What is a pressure injury?
A pressure injury is localized damage to the skin and/or underlying soft tissue usually over a bony prominence.
What are the causes of pressure injuries?
Pressure - Constant pressure on the skin restricts blood flow; without adequate blood flow, the skin and tissue beneath the skin can die, resulting in chronic wounds known as pressure ulcers/injuries.
Friction - Friction occurs when the skin rubs against clothing or bedding. Friction can make fragile skin more prone to injury.
Shear - Shear occurs when two surfaces move in opposite directions. As an example, if a bed is elevated at the head, it is possible to slide down. As the coccyx moves down, the skin over the bone may stay in place - pulling in the opposite direction.
Moisture - A lack of effective washing and drying of the skin can also contribute to pressure injuries, so it is important you use a mild soap to protect your skin. If the skin is left wet, it can become sore, infected, and quickly broken down. Be sure to thoroughly dry the skin, especially in the folds.
Who is at risk of pressure injuries?
- People who are bedridden due to an illness or medical condition
- People who are unable to move due to pain
- Patients undergoing surgery that takes longer than three hours
- A wheelchair user or someone confined to a seat for an extended period of time
Why is it so important that we raise awareness?
- Hospitalisation - Pressure ulcers affect over 700,000 UK patients every year, frequently increasing the length of a hospital stay by an average of 5-8 days per ulcer.
- An increased need for care - Those with pressure injuries will require extra help with personal care. Individuals can go from being mostly or completely independent to needing a lot of assistance and losing their independence as a result.
- Expense - Pressure injuries cost the NHS more than £3.8 million every day and £1.4 - £2.4 billion per year which is 4% of the total NHS expenditure.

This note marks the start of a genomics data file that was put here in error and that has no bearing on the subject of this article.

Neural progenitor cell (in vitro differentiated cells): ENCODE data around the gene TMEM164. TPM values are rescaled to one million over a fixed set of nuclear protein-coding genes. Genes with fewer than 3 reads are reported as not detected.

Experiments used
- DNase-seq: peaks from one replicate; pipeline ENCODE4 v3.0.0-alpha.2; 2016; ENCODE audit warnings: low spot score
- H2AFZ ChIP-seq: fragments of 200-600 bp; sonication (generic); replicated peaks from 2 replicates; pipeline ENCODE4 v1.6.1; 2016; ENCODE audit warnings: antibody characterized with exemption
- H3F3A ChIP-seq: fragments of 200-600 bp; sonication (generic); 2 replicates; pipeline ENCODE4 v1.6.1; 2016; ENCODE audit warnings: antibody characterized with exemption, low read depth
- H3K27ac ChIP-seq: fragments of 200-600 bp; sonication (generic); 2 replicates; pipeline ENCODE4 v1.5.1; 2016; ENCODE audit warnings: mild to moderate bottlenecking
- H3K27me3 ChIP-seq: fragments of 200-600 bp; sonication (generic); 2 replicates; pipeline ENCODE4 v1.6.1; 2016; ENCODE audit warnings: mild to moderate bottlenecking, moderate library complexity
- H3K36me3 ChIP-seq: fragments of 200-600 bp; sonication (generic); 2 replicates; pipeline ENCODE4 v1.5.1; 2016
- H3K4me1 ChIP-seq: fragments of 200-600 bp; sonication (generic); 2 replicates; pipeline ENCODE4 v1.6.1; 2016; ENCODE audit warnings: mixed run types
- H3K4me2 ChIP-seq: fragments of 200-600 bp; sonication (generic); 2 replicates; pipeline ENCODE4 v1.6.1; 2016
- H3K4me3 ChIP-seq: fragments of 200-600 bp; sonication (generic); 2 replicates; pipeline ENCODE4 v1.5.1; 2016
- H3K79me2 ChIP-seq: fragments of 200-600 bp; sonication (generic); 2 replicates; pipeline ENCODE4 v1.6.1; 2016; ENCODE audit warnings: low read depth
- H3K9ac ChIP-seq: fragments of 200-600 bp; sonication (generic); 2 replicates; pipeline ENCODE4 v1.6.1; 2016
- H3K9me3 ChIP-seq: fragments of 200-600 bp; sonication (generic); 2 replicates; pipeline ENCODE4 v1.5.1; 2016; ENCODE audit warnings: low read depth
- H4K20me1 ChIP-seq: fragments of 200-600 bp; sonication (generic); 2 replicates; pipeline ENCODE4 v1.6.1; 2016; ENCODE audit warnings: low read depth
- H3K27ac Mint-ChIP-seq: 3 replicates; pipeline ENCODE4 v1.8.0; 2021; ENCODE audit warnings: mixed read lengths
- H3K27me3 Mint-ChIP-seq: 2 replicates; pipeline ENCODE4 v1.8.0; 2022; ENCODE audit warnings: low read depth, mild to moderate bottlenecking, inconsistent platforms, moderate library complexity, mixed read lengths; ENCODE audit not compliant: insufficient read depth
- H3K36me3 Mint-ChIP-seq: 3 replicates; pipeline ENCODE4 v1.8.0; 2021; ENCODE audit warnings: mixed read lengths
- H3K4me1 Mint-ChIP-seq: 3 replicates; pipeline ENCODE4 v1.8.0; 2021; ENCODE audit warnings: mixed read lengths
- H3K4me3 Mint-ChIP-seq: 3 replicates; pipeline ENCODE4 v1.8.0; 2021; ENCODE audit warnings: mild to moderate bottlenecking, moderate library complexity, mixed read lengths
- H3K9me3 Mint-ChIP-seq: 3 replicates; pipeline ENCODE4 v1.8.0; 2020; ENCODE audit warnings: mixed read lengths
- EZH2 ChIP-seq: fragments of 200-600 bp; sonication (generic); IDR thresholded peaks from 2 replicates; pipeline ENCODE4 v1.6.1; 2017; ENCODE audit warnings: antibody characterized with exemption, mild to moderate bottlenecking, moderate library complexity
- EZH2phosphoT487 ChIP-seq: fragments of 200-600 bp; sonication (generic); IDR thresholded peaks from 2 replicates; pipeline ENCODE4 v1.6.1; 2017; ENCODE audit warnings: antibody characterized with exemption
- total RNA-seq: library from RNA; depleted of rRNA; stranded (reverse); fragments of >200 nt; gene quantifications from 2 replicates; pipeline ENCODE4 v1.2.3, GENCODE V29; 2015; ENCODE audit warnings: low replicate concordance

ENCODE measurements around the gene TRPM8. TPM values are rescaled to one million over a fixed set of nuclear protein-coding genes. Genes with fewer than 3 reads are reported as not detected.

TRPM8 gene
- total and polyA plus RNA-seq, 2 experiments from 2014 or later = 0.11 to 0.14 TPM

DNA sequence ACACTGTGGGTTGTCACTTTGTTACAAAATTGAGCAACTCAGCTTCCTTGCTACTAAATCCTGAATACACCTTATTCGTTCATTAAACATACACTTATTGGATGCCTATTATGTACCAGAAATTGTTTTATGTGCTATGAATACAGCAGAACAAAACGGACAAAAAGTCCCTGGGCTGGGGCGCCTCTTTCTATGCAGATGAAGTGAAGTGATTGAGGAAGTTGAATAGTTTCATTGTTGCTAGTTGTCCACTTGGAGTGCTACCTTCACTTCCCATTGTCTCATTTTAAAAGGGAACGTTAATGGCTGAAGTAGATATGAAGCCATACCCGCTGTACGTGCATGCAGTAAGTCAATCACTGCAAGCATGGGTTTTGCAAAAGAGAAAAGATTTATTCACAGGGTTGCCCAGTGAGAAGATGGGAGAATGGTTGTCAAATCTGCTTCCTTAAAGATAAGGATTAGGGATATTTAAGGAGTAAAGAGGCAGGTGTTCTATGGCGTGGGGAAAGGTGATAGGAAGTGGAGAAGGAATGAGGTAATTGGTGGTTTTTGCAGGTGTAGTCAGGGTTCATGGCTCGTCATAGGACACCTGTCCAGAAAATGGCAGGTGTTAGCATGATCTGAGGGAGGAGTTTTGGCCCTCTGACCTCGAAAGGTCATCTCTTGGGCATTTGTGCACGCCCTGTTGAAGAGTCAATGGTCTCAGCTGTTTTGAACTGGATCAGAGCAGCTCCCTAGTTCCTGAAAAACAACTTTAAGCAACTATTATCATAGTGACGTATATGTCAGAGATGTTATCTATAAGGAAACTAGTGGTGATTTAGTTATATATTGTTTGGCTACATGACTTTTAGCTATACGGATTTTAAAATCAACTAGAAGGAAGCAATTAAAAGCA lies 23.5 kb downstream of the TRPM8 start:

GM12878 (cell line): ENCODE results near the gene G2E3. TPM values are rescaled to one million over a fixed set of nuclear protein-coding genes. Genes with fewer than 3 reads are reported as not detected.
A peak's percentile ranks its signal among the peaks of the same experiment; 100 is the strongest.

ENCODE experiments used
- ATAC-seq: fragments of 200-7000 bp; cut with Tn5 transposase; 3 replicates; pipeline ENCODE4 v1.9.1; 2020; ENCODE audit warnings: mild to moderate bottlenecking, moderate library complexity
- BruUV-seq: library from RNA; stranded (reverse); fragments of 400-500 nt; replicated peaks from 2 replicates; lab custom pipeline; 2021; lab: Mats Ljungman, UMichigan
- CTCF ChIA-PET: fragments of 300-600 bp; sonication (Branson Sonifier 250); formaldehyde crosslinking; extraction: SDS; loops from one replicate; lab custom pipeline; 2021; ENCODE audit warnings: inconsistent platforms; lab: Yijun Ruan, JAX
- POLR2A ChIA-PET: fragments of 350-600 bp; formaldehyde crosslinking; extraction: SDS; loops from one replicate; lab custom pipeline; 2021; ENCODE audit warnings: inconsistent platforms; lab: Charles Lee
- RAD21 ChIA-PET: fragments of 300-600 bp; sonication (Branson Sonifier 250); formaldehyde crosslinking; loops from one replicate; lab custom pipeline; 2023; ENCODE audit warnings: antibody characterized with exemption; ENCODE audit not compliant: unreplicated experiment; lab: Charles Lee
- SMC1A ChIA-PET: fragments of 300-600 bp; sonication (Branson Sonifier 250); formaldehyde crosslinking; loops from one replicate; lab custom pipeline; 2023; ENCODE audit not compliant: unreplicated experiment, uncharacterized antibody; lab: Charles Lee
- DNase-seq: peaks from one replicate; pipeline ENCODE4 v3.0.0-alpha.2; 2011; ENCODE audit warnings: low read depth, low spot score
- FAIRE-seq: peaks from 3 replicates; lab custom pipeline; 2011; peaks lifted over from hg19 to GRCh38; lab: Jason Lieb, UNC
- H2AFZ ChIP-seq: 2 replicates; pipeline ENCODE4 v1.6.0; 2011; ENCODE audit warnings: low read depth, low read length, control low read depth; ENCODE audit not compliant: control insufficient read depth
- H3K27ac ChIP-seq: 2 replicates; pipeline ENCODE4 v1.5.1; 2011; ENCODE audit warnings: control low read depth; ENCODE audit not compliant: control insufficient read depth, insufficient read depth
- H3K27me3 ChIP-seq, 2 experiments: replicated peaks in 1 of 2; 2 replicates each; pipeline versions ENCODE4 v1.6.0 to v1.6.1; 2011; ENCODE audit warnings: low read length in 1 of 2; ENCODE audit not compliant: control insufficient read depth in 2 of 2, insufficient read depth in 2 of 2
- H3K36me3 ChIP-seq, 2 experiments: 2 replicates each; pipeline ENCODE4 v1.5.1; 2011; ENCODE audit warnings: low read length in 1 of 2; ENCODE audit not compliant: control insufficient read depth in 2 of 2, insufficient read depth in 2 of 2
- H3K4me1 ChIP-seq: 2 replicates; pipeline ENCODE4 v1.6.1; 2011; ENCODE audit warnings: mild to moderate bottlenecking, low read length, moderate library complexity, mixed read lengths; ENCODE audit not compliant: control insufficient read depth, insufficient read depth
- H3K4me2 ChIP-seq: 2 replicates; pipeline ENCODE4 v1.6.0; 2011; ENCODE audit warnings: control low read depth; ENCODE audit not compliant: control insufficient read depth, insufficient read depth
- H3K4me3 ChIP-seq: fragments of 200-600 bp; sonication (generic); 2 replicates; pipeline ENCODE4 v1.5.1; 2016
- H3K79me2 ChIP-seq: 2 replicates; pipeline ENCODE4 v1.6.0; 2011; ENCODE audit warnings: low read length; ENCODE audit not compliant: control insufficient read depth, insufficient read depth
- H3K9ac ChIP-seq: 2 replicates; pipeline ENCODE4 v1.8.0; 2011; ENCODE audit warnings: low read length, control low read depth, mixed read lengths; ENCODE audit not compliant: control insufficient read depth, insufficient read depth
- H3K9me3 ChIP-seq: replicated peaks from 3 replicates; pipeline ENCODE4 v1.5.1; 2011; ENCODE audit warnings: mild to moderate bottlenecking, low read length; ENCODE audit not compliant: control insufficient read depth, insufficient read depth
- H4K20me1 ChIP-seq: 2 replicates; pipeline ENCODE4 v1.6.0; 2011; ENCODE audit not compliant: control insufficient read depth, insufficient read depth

- Personal cost - In addition to the loss of income and increased care costs, people with pressure injuries suffer from a loss of usual activities and sources of enjoyment.
- Death - Each year approximately 60,000 people die from complications of pressure injuries. These deaths most likely result from sepsis, an infection which spreads throughout the body.
What can we do to reduce the pressure?
Gayle Cardwell, an independent occupational therapist, offered advice to the Wealden Rehab team on preventing pressure injuries:
'NICE guidance in 2015 states that one of the many factors contributing to the development of pressure ulcers is when appropriate equipment and beds, for example, do not have appropriate pressure relief.
As an occupational therapist, we frequently select different types of pressure relief as part of the equipment we recommend. We complete relevant risk assessments; we understand the person's current and ongoing needs. We have a professional responsibility to ensure that we recommend the correct equipment.'
Gayle also stresses that 'working closely with district nurses, tissue visibility nurses, other professionals and equipment companies is essential in preventing and treating pressure ulcers.' (Gayle Cardwell for Wealden Rehab 2019)
For more information on managing pressure with care equipment, visit our 'Reduce the Pressure' white paper here.
Call our helpful sales team today to discuss your requirements today on 01634 813388.
Links for research included in this blog:
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